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That Time Tim Kaine Went To Bat For Big Coal

Hillary Clinton’s vice presidential pick has pushed back against fossil fuel interests — with one big exception.

Posted on July 24, 2016, at 10:24 p.m. ET

Alexander Tamargo / WireImage

In the U.S. Senate, Tim Kaine has been held up as one of the chamber’s the most environmentally friendly members.

As senator, he called for cutting subsidies to big oil companies. And he pushed the Obama administration to reject approving the controversial Keystone XL Pipeline long before it was clear the president would do so.

After Hillary Clinton picked him as her running mate on Friday, one environmental group, the Sierra Club, hailed Clinton and Kaine as “the strongest environmental ticket we’ve ever seen.”

But environmentalists back in Kaine’s home state aren’t as sure. They remember when, during his term as Virginia’s governor from 2006 to 2010, Kaine went to bat for the one fossil fuel abundant in the state: coal.

While coal production was slowing down in the U.S. as natural gas boomed, Kaine backed a proposal from Dominion Resources, Virginia’s largest electric utility, to build a massive coal-fired power plant in a rural southwestern corner of Virginia near the town of St. Paul.

“It was hugely controversial when he supported it,” Mike Tidwell, founder and director of the Chesapeake Climate Action Network, told BuzzFeed News. “It was the defining environmental issue in Virginia at the time.”

In 2008, Dominion sought approval from the state to build a coal plant that would become the Virginia City Hybrid Energy Center. In response, several environmental groups in Virginia filed a lawsuit to halt the project.

The Virginia City Hybrid Energy Center
Michael S. Williamson / The Washington Post via Getty Images

The Virginia City Hybrid Energy Center

In the middle of the fight stood Gov. Kaine, who between 2001 and 2008 had received $250,000 in campaign donations from Dominion, according to data from the Virginia Public Access Project, which tracks campaign financing in the state.

Technically, the decision to grant the plant permits was out of Kaine’s hands. Dominion needed an air-quality permit from the state’s Air Pollution Control Board.

But a former member of that board, Vivian Thomson, now a professor of environmental science at the University of Virginia, told BuzzFeed News that Kaine administration officials tried to stop the board from imposing strict limits on how much mercury and sulfur dioxide the plant could emit — pollutants known to lead to cancer, lung problems, and other health effects.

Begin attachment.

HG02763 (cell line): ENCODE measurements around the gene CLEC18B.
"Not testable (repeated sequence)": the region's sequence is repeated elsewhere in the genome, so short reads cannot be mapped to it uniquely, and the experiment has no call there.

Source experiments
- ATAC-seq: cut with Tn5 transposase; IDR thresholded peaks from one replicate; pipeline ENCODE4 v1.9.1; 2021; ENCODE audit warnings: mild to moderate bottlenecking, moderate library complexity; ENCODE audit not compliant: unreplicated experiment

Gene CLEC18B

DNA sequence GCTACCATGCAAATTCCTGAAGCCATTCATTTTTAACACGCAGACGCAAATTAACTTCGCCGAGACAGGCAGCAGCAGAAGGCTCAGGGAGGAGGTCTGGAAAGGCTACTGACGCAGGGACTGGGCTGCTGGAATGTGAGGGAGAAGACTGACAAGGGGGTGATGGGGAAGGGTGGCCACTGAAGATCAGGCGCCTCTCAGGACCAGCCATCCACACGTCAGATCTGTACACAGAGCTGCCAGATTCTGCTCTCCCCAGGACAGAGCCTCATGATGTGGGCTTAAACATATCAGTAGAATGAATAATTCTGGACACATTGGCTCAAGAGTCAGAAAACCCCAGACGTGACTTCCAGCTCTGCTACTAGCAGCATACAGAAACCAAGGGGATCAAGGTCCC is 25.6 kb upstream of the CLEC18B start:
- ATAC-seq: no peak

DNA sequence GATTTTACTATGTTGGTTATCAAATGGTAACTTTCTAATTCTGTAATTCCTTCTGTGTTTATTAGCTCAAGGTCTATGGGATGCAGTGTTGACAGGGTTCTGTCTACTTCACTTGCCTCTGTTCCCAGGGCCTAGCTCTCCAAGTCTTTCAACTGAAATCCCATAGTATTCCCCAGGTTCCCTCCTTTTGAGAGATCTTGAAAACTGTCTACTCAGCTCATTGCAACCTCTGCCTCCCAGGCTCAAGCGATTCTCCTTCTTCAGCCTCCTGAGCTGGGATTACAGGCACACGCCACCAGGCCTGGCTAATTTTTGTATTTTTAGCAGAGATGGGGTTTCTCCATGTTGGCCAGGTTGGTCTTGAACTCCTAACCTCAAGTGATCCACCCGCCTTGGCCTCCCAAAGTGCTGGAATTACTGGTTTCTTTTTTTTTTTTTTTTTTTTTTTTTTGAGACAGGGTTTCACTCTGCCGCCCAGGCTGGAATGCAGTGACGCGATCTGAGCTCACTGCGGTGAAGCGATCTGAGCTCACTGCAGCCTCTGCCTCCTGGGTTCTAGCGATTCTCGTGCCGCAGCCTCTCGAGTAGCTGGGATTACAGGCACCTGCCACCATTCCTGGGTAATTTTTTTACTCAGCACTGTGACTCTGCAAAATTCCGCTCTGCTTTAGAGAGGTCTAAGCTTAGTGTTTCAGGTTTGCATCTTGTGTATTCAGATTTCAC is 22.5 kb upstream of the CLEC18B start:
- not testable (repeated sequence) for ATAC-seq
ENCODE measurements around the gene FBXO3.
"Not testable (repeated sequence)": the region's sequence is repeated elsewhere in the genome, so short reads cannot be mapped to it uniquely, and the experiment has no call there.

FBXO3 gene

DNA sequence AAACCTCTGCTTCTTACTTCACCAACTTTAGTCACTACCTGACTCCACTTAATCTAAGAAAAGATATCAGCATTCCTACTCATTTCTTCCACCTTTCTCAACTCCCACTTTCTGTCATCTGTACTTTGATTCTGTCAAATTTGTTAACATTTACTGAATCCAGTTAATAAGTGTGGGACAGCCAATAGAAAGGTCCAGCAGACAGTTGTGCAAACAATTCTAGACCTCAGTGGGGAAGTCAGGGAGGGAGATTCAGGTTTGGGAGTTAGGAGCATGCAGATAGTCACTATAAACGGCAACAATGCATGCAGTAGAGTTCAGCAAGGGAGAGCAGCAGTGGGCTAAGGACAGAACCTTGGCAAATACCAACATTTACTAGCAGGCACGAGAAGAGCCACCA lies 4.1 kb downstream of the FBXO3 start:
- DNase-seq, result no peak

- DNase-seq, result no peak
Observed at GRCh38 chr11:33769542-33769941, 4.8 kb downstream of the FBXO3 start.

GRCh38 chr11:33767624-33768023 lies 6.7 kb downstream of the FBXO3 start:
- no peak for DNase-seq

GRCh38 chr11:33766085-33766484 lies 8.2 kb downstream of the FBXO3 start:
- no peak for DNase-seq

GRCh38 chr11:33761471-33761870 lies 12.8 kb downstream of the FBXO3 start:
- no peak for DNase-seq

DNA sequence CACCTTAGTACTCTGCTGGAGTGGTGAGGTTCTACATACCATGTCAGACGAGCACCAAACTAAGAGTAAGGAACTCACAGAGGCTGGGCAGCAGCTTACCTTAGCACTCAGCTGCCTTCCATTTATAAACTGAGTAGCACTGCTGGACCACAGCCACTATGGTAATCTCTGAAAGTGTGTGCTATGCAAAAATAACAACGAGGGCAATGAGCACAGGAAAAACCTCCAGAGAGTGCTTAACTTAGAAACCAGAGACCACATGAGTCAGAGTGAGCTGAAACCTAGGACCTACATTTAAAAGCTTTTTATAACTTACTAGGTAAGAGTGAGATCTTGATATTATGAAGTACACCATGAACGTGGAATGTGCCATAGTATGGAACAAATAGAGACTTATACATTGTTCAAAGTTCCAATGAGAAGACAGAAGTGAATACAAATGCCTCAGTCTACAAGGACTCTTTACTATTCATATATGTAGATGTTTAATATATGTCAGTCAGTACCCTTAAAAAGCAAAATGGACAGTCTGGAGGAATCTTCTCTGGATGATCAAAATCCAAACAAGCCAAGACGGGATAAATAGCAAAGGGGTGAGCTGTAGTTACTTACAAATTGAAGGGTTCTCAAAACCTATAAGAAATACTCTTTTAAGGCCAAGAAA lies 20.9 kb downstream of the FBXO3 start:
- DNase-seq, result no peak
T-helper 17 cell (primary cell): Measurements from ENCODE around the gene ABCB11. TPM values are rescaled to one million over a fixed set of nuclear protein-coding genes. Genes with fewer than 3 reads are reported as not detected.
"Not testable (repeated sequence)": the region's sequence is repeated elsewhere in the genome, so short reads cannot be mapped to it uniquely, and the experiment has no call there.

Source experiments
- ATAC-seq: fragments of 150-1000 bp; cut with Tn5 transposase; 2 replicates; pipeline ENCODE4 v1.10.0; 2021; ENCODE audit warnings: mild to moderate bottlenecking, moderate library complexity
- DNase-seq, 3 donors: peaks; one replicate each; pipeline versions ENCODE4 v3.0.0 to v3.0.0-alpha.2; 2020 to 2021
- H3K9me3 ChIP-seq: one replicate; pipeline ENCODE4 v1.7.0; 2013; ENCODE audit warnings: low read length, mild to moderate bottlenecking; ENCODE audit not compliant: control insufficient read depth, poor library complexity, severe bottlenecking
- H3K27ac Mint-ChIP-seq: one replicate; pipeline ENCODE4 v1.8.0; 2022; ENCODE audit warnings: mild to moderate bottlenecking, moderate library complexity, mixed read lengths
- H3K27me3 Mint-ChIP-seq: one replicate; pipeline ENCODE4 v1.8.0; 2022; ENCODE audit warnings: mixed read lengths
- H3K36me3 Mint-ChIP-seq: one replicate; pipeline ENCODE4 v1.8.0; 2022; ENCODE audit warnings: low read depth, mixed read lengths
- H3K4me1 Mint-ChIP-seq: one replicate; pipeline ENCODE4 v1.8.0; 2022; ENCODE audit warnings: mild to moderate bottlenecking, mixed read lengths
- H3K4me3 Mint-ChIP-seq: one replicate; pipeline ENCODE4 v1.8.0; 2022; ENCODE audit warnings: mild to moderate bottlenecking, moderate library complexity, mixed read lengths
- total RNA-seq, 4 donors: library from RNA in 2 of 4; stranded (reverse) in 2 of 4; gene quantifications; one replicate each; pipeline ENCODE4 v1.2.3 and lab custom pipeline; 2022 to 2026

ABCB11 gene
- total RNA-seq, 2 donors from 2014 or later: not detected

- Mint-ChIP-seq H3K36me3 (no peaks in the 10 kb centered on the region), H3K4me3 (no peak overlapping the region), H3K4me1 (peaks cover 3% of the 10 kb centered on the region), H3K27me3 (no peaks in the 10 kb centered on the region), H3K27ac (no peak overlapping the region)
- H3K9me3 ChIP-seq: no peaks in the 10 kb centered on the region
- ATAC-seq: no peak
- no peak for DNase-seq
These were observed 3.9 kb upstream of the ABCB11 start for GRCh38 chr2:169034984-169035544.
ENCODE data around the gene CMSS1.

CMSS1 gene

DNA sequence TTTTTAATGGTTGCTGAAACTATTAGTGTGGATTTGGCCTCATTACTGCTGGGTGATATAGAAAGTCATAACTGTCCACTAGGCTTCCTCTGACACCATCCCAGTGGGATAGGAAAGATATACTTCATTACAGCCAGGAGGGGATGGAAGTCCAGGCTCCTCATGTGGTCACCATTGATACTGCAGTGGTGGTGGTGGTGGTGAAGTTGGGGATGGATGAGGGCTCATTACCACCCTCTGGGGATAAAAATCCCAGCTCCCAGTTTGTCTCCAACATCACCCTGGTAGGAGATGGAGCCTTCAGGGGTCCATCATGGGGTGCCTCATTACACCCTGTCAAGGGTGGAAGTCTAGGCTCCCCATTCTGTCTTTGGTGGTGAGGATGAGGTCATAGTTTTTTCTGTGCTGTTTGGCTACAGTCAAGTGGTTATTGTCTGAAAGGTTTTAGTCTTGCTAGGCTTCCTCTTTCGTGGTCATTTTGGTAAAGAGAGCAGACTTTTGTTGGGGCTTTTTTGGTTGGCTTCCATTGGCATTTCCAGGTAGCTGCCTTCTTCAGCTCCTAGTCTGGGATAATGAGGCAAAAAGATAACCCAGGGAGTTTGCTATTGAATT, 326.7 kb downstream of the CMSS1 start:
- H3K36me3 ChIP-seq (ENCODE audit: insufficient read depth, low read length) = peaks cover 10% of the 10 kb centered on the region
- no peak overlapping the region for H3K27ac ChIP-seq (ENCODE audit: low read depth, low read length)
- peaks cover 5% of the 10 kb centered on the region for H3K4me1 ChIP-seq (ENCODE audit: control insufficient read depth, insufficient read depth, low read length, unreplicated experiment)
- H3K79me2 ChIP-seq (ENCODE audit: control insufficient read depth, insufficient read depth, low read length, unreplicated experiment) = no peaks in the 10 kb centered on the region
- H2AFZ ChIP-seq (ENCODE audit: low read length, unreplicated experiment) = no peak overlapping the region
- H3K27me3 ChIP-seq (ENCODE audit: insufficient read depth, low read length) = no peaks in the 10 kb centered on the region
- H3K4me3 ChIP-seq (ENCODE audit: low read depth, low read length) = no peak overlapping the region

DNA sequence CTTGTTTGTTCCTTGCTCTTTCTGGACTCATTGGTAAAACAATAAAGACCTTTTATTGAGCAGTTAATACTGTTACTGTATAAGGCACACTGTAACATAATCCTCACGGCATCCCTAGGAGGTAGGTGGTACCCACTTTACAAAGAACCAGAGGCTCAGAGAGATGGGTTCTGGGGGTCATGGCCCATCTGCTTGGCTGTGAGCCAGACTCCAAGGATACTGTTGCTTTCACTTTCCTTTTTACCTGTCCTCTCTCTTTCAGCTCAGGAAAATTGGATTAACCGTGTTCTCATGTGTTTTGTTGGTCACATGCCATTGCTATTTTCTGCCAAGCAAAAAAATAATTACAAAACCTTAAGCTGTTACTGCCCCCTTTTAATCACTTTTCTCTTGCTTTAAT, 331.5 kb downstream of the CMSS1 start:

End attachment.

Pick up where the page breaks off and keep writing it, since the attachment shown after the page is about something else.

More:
“The Kaine administration tried to undercut the board,” Thomson said.

The board did not back down, however, and ultimately did get the strict mercury and sulfur dioxide emissions limits it sought, making this plant one of the “cleanest” coal plants in the country, Dominion says.

“Dominion believes that the emissions limits for the Virginia City station are the strictest ever written into an air permit in the United States,” the company boasted in a video when the plant opened.

“Dominion agreed to meet those strict standards and the power station remains in compliance today,” Robert Richardson, a spokesperson for Dominion, told BuzzFeed news by email. Kaine did not respond to questions from BuzzFeed News about his environmental policies.

Another concern of environmentalists was the amount of planet-warming carbon dioxide the coal plant would emit. On this issue, too, environmentalists say Kaine’s record was mixed.

Earlier in his administration, Kaine had committed himself to fighting climate change. In 2007, he issued an executive order to put together a commission of policymakers, scientists, and other experts to address how Virginia should reduce greenhouse gas emissions and guard itself against rising sea levels.

“I do think then-Gov. Kaine deserves credit for creating Virginia's first ever climate commission to begin addressing the problem of global warming pollution,” Cale Jaffe, assistant professor at the University of Virginia School of Law, told BuzzFeed News. Back in 2008, Jaffe was a lawyer with the Southern Environmental Law Center, one of the environmental organizations that unsuccessfully sued to stop the coal plant.

But while the governor’s commission — headed by Kaine’s secretary of natural resources, Preston Bryant — called for new legislation to require power companies and vehicles in the state to be more energy efficient, it also voted down a recommendation to ban the construction of new coal-fired power plants — just like the one Dominion would have up and running by 2012.

“Our politics in Virginia are dominated by Dominion, it doesn’t matter who the politician is,” Glen Besa, retired former director of the Virginia chapter of the Sierra Club, told Buzzfeed News. “Dominion has immediate access to any elected official in the state. With few exceptions, they get what they want.”

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